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Northside Archives: Dave Kingman

Written by , Posted in General

July 28, 1979; Cubs vs. New York Mets @ Shea Stadium

Cubs slugger Dave Kingman becomes only the sixth player (at that time) in baseball history to hit 3HRs in a game for the second time in one season.  The Mets win 6-4.

Kingman, in his second year with the Cubs and 9th season overall, was enjoying what would be the best year of his career.  He finished with a league leading 48 HRs, .613 SLG, and .956 OPS.  He also led the league in strikeouts with 131.  He finished 11th in NL MVP voting – behind even his teammate Bruce Sutter.  That about sums up the career of Dave Kingman; he was Adam Dunn before Adam Dunn was born.

The first time Dave Kingman hit 3HRs in a game that year was against the Phillies, in the legendary 23-22 loss at Wrigley.  A Cub has accomplished the feat 37 different times, not surprisingly with Sammy Sosa turning in 6 such performances.  After Kingman, it would be an 8 year wait to see another Cub hit 3HRs – Andre Dawson, 8/1/1987.

Kingman’s all or nothing approach at the plate earned him a well traveled baseball career.  Starting in San Francisco, he would play for 7 different teams (including two stints with the Mets) before finishing his career across the bay in Oakland after 16 seasons.  In 1977 he played for 4 different teams.  Though he led the league in HRs twice, he also led it in strikeouts on three occasions.  And other than his 3 seasons with the Cubs, he had only one more full season in which he hit for an average higher than .238 – he was a lifetime .236 hitter.

500 different times a player has hit at least 3HRs in a game – 19 different players have done it twice in the same season.  Kingman is the only one of those 19 players to have his team lose both of his 3HR games in the same season.  In fact, of those 39 games (Sosa hit 3HRs, on 3 different occasions in 2001) the player’s team is 30-8-1; the Cubs record is 3-4 (we lost 2 of the 3 games in 2001 when Sosa accomplished the feat, but won both times Aramis Ramirez did it in 2004) – ouch!

Kingman would go on to hit 3HRs in a game one more time in his career, for the 1984 A’s.  Though he finished with 442 career HRs, the man they called “Kong” would never sniff the Hall of Fame.  He received only 3 votes in his first year of eligibility, removing him from all future ballots; he became the first player with more than 400 HRs to miss out on Cooperstown.

  • Buddy

    “Kong” was a ton in 1979. 48 bombs.

  • Jedi

    Yeah, and if could’ve hit for an average like he in did in 1979 (.288) he’d be in Cooperstown.

  • Buddy

    Kingman was the dictionary definition of “one dimensional.” Good power for the era of course, but a rotten defensive player, slower than mud, and he didn’t get on base (.302 career on-base percentage). Still, for some strange reason I really liked him.

  • Jeremiah Johnson

    Nice job. I’m sure he wishes he played in an era when the Dave Kingmans of the league were as over-paid as the Adam Dunns.

  • Buddy

    If Big Dave had a career .376 onbase percentage and averaged 35 homers a season, he’d be in the Hall.

  • Wasn’t Kingman the guy who hit the ball up into the Metrodome structure that didn’t come down?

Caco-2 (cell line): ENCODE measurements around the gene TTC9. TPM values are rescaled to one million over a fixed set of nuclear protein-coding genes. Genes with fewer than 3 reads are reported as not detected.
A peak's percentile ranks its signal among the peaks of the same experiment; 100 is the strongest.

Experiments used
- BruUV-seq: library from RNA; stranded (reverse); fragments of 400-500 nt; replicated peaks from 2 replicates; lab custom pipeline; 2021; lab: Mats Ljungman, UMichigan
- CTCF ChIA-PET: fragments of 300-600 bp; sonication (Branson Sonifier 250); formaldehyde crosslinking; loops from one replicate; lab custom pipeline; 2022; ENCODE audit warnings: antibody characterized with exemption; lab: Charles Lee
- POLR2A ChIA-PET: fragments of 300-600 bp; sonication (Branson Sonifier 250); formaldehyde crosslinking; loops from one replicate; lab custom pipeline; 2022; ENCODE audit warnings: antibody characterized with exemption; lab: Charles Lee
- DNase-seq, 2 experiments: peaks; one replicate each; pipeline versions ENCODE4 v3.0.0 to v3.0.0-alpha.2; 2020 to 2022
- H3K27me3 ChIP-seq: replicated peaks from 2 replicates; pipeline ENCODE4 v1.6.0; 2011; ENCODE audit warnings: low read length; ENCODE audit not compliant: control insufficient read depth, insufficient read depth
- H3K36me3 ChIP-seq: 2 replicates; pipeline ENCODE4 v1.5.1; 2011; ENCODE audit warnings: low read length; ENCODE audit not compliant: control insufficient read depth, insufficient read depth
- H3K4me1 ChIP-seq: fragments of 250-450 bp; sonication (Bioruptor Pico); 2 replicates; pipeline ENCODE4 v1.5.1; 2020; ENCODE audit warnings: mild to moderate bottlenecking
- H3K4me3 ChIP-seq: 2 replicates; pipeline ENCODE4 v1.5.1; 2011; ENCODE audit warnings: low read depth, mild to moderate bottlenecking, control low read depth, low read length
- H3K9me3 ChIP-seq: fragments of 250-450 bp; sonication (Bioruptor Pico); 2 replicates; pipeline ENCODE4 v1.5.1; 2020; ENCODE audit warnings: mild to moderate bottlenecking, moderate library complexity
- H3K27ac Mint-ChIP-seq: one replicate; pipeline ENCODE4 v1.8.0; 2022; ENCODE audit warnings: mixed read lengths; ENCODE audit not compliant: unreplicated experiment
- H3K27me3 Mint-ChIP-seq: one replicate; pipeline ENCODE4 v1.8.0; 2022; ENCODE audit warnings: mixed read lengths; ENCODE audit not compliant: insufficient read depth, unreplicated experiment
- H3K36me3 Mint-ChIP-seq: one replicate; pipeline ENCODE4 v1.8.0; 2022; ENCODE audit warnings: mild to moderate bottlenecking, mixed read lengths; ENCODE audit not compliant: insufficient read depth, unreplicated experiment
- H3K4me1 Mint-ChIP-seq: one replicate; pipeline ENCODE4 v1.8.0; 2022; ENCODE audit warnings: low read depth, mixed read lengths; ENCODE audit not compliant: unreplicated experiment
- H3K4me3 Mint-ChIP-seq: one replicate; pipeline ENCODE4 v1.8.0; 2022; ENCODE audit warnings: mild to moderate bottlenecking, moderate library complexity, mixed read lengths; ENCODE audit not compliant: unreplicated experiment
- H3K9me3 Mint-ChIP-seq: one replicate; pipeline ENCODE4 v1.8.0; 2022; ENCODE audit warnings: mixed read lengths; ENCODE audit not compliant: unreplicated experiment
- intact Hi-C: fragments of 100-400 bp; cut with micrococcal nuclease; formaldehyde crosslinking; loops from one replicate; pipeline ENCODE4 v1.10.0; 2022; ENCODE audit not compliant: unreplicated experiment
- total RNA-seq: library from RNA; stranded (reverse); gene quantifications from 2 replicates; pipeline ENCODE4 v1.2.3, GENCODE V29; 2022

I think he was with the A’s at the time.
    Pretty funny watching the players wait, wait and wait for it to come down.

  • Found it.
    http://miscbaseball.wordpress.com/2009/07/14/losing-a-ball-in-the-metrodome-ceiling/

    Maybe it came down last year when you know what happened to the roof.

  • Buddy

    I think so Doug. He was fun to watch.

  • Jedi

    He also launched a bomb an estimated 550 feet off of a building on Kenmore St. – not Waveland, not Sheffield, KENMORE! Even Glenallen Hill would’ve been impressed.

    • PackerCubBull

      I think he broke someone’s window doing that.

  • Doc Raker

    You forgot to recap Kingman’s most exciting 3 HR performance to beat the Dodger’s in LA in which launched the famous LaSorda tirade when a reporter ask him the post game question of: “What did you think of Dave Kingman’s performance”.

  • Doc Raker

    Kingman’s low average, big slugging would earn him $10M per in todays market.

  • Buddy

    How about when Kingman sent a dead rat to a sports writer?

  • Doc Raker

    Shame on you Jedi you missed some of Kingman’s most exciting highlights, including his DL stint from a bad back after picking up a suit case. Kingman hated the press.

    • Jedi

      He didn’t do any of that on July 28th. Maybe I needed a “This Date In Cubs History” tag or something…the impetus was because it happened on that day. (Although it was in the excerpt on the main page)

      • lizzie

        I used to put some of my best stuff in those little main page excerpts then wonder why no one ever got the jokes. Took me awhile to realize no one really sees those. If you’re following a Twitter link or RSS feed or email subscription those are direct links and you bypass the front page altogether. (On the other hand it’s also quite possible that everyone sees the excerpts and I’m simply not as funny as I like to think I am.)

      • Jedi

        I kinda thought putting the date as the first line of the post would help too…live and learn I guess.

      • Joe

        Lizzie,

        The rss feed actually shows the front page excerpt.

      • Buddy

        Maybe you should try a flashing neon sign and signal fires next time?

      • lizzie

        @Joe that clinched it then, I’m just not funny. Good thing I wrapped it up!